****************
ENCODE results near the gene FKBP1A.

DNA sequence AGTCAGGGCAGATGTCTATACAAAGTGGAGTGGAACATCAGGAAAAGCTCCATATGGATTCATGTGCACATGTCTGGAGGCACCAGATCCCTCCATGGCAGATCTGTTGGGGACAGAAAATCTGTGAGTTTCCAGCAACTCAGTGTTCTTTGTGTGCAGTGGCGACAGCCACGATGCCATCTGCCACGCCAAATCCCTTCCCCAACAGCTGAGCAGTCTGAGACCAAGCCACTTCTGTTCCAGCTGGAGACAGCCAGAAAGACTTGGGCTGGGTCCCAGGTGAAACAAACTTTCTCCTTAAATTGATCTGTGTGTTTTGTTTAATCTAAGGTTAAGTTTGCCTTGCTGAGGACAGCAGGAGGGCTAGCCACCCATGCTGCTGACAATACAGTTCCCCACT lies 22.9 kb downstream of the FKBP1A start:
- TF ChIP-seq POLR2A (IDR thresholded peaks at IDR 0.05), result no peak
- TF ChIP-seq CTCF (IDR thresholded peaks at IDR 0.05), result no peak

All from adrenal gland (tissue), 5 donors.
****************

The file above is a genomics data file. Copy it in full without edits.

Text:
ENCODE results near the gene FKBP1A.

DNA sequence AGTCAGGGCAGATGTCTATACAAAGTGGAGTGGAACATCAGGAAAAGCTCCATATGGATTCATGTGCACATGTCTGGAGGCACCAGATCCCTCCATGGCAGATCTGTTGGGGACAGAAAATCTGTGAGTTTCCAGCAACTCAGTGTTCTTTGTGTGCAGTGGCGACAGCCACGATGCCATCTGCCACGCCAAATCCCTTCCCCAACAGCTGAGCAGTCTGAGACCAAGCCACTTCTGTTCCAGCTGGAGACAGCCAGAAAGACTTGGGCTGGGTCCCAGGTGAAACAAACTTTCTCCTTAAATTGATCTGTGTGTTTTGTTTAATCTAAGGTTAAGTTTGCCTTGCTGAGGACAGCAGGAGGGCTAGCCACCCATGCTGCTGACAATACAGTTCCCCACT lies 22.9 kb downstream of the FKBP1A start:
- TF ChIP-seq POLR2A (IDR thresholded peaks at IDR 0.05), result no peak
- TF ChIP-seq CTCF (IDR thresholded peaks at IDR 0.05), result no peak

All from adrenal gland (tissue), 5 donors.